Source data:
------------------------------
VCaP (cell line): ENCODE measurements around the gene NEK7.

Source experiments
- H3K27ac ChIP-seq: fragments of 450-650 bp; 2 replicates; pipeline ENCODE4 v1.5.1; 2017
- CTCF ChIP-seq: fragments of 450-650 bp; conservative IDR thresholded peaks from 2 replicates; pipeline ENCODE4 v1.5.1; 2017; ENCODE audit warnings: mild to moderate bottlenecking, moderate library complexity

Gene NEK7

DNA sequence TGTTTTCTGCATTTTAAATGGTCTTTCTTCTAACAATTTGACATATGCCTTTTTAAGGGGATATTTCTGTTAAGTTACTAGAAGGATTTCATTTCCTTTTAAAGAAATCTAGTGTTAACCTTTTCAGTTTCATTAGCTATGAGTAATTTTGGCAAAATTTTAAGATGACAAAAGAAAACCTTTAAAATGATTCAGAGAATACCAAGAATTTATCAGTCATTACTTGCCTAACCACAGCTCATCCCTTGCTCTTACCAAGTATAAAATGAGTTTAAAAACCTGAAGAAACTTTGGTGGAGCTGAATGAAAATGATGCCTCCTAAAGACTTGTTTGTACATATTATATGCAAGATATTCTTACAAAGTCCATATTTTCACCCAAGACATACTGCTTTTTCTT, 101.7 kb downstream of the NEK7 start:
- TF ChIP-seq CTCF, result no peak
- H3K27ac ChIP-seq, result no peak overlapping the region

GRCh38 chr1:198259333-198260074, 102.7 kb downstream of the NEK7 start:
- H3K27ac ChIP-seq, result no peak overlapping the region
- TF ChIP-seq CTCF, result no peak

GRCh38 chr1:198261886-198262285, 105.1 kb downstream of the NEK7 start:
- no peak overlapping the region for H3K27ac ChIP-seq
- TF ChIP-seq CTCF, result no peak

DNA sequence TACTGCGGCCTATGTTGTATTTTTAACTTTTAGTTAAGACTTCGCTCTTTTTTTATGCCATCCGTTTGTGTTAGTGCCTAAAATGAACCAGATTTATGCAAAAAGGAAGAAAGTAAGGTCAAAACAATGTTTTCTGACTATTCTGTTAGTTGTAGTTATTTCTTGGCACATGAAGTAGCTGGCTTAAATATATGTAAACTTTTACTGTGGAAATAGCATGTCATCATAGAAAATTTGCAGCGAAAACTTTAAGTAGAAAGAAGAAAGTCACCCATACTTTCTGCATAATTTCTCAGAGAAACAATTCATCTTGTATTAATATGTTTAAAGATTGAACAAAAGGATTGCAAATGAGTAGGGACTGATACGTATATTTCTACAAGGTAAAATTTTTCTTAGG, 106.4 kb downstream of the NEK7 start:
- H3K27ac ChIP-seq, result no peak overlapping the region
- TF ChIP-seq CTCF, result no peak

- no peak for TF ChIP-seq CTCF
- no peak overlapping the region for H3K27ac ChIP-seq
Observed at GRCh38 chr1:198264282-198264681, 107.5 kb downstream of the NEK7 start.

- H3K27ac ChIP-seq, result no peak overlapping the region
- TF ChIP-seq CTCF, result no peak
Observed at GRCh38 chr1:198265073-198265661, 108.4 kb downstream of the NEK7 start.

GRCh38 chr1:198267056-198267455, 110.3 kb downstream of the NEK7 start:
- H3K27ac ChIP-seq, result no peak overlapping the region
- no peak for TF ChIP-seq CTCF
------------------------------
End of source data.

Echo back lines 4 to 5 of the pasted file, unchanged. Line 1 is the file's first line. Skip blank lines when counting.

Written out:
- CTCF ChIP-seq: fragments of 450-650 bp; conservative IDR thresholded peaks from 2 replicates; pipeline ENCODE4 v1.5.1; 2017; ENCODE audit warnings: mild to moderate bottlenecking, moderate library complexity

Gene NEK7